Last night I had a dream about my son Chris. Since it's been a while since I woke, I don't remember the particulars, but I know he was a teenager in my dream, and he was happy. Having spent so many years as a mom, I still feel like one. You can't stop being a parent just because your children have died before you.
In 2006, I had been working for almost three decades at NCAR, the National Center for Atmospheric Research, and my duties for the past decade had taken me all over the world to arrange conferences and write reports after I returned to Boulder. This, plus my weekend activities at the Drop Zone, gave me a very full life. In fact, too full. I was getting tired as I approached my 64th birthday. Because I needed to reach Medicare age before I could retire, I was looking forward to turning 65.
Smart Guy and I began to think about our options. What did we want to do with our retirement years? He was already out of the work force and on Social Security, and I would be able to convert my TIAA/CREF annuities that I had been contributing to during my time at NCAR into a small monthly income. That, plus our two Social Security checks, would be what we would use to live on for the rest of our lives. That amount looked to be sufficient if we didn't have any huge expenses. It would not be enough to go on cruises and live extravagantly, but that isn't what we were looking for anyway.
In the summer of 2006, after having decided we wanted to live somewhere on the West Coast, we took a month-long car trip to Washington state. We looked at communities up and down the coast, and even gave a little thought to living across the border in Canada, but we found a small town situated 20 miles south of the Canadian border and 85 miles north of Seattle: Bellingham. The proximity to Vancouver and Seattle is important, but we didn't want to live in a big city. This town seemed to be the right size, a good jumping-off place.
The only real problem with the town, to me, is a major freeway passing north and south through the middle of town, I-5, which stretches from the Canadian border all the way to southern California. It gets a lot of traffic, and finding a place away from the white noise of traffic has been difficult. That aside, it has a great bus system, which is incredibly inexpensive for seniors ($35 for a three-month pass giving you unlimited rides throughout the entire county).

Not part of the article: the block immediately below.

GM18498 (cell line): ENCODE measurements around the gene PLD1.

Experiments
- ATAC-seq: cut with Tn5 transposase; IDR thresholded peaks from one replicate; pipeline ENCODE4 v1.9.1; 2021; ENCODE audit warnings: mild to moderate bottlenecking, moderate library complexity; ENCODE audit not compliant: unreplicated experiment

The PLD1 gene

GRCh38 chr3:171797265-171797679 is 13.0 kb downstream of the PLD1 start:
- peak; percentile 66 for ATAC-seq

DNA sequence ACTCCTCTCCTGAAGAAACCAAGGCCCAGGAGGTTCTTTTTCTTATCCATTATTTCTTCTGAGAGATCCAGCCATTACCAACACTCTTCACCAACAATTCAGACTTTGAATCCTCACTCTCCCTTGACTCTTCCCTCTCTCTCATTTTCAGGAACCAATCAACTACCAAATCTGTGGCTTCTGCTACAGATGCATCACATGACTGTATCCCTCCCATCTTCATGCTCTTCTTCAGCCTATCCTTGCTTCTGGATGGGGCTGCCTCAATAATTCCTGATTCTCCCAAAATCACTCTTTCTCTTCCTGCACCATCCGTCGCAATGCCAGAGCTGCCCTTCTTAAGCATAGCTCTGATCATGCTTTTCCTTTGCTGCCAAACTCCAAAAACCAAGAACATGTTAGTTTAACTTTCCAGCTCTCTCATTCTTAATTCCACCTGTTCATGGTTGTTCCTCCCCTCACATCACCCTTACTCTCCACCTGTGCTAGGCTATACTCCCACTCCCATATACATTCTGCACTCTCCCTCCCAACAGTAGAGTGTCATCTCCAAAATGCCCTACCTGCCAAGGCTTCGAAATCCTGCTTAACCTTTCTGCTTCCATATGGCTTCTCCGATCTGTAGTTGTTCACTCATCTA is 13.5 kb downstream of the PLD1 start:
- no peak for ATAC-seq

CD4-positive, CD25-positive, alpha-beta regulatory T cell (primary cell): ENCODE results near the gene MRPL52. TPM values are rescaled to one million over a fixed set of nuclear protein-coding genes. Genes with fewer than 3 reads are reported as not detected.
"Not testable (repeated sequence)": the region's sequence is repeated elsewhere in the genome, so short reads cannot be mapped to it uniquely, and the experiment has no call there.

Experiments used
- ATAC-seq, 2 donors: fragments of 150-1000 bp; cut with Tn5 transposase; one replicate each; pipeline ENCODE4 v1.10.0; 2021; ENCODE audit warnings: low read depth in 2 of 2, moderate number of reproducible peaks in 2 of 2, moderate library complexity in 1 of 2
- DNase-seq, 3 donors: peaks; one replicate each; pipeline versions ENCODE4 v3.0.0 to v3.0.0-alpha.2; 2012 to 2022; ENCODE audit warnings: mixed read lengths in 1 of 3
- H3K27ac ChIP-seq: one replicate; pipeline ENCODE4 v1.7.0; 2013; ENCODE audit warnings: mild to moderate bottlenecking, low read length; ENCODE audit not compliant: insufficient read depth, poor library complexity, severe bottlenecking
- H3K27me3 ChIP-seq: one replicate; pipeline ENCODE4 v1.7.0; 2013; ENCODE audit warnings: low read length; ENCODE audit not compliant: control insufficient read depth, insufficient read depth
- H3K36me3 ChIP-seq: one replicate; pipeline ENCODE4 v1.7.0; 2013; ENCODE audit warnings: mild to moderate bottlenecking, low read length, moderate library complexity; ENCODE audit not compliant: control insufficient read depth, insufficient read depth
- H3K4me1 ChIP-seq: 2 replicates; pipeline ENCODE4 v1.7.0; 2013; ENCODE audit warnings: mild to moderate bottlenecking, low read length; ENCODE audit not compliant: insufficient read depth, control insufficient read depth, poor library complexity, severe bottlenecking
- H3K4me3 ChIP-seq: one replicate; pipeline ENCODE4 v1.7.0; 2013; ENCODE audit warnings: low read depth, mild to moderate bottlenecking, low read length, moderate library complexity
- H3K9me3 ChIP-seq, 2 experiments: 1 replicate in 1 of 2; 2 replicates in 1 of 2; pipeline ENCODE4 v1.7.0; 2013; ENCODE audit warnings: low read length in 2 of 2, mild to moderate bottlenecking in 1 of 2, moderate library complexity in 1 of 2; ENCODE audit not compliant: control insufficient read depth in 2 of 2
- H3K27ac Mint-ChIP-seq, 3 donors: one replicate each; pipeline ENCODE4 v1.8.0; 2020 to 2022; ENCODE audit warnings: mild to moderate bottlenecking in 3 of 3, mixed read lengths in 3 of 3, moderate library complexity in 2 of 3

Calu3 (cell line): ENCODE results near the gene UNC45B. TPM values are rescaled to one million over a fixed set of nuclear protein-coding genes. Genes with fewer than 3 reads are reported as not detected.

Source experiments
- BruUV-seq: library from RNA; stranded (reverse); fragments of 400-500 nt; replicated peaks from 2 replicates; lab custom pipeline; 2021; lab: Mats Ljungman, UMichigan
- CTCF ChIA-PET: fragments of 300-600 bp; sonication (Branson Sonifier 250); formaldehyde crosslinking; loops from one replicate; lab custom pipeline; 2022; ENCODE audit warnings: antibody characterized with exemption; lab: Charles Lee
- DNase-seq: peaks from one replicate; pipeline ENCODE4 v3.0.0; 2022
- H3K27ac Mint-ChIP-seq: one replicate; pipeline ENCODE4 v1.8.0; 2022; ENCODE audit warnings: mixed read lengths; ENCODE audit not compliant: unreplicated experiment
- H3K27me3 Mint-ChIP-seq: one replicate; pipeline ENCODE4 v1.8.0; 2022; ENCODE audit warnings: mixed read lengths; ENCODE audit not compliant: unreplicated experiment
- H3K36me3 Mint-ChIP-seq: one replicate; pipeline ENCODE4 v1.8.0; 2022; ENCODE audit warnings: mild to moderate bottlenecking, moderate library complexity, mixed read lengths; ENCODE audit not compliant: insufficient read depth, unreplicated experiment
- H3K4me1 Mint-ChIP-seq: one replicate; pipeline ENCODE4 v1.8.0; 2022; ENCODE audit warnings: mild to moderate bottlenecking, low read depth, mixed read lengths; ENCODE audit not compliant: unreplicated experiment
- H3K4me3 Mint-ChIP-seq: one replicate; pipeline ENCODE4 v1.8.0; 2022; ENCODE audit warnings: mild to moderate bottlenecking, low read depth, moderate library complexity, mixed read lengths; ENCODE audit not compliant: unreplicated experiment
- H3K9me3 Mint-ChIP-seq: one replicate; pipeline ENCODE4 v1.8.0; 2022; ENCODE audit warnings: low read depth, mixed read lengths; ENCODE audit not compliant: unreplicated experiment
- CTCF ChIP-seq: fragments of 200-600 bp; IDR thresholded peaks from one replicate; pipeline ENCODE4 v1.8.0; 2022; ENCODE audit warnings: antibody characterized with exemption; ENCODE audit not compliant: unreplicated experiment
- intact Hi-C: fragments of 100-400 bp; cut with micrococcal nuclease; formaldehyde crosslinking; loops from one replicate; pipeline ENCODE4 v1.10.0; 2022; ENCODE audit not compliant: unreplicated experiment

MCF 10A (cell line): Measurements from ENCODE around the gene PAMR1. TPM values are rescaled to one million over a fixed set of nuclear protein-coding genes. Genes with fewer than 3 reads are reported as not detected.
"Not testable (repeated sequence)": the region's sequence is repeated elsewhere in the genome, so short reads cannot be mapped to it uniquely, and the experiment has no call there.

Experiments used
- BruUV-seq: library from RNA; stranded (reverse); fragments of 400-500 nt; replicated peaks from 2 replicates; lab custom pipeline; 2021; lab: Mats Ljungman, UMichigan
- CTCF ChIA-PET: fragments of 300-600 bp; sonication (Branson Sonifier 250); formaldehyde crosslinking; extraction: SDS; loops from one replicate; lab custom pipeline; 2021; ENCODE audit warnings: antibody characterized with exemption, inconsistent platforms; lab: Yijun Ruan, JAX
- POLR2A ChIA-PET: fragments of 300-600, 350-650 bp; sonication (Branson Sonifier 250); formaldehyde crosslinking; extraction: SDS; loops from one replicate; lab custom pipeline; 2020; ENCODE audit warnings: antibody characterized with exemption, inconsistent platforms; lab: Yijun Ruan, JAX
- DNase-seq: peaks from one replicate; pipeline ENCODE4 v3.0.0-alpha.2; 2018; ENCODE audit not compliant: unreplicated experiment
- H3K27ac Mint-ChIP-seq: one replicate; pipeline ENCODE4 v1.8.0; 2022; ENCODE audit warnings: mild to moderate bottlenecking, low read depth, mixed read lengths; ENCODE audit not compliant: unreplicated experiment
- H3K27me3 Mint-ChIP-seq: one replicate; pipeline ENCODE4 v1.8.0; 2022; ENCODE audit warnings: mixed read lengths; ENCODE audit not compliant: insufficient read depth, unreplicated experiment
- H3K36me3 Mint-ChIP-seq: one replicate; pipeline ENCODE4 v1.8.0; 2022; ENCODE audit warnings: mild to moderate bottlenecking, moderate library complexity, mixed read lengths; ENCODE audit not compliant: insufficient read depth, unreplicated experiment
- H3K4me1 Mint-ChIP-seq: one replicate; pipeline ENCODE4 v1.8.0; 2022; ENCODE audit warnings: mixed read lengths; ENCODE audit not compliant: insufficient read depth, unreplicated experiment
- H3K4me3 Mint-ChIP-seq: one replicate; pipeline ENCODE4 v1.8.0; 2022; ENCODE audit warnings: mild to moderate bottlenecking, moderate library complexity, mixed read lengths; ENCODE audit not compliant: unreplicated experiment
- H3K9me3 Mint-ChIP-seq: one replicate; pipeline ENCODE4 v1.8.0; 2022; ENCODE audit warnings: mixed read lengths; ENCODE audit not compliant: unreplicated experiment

When we got back from our trip, I gave my boss a year's notice, telling him that I would be leaving at the end of March 2008. Hopefully I would be able to hire my replacement during that period. This also gave us enough time to figure out what we wanted to take and what to leave behind. Two paid-for Hondas would go with us, a little furniture, not much, and that was it.
In February 2008, Smart Guy set out with a few things packed into his Honda and drove to Bellingham. We talked on the phone daily, and we used our iChat feature on our laptops to video conference with each other, and he found a nice apartment within our price range and moved in on March 1, 2008. He lived there alone for a month while I finished up at NCAR, with a nice retirement party, and my boss Mickey gave me one at his house, where my women's group and private friends gathered to say goodbye to me. I did think I would return one day, but as of today I still haven't.
Smart Guy flew back to Boulder, we packed up my car and a medium-sized U-Haul truck, and I said goodbye to my chosen home of more than three decades, to find a new life in retirement. We had our cellphones, which worked well to talk to each other on the road and coordinate pit stops. On April 17, 2008, we drove up to our new place here in Bellingham, moved in our furniture, and started a new life.
What to do with myself? No job, no responsibilities, and no friends or family nearby. My own siblings all live in different places, but the majority of them live in Texas, which was never a place I wanted to retire in: too hot, too flat, and too conservative for this old hippie.
The first thing I did was join the YMCA. Bellingham has a great one, with exercise classes of all kinds every day, a sauna and steam bath for after the workout. I got a locker and moved in my exercise stuff, and started taking the bus to town each morning to attend a 9:00am class. Since the bus schedule brought me to town a little after 8:00am, I began hanging out at a local coffee shop for my morning latte. This is where the core of my new friends are: people who ride the bus with me every day, regulars at the gym, and regulars at the coffee shop. I also joined the Senior Center and began Thursday hikes with the Senior Trailblazers. I've been learning about the area through these hikes, and I've also made some great friends. In the summer we head to the high country, and in the winter we stay close to town. We head out, rain or shine.
And almost exactly a year ago now, I started a blog. This activity has filled a great void in my life for creative writing. A few months ago I began this second blog, which I think of as the Eye blog (or in Mac speak, iBlog), giving me a place to write down and ruminate about how I got here, and where I want to go. I've written 15 posts to get to the present time, writing down the most difficult and wrenching events that have made me who I am today.
From here, I'm not sure where to go with this blog, but I suspect it will come to me before next Sunday. Writing in here in the early morning hours before I get out of bed has become a satisfying ritual. Once I've banged out the first draft, I re-read and edit it until I'm happy with it.
Then I hit "publish" and ponder what my life is all about.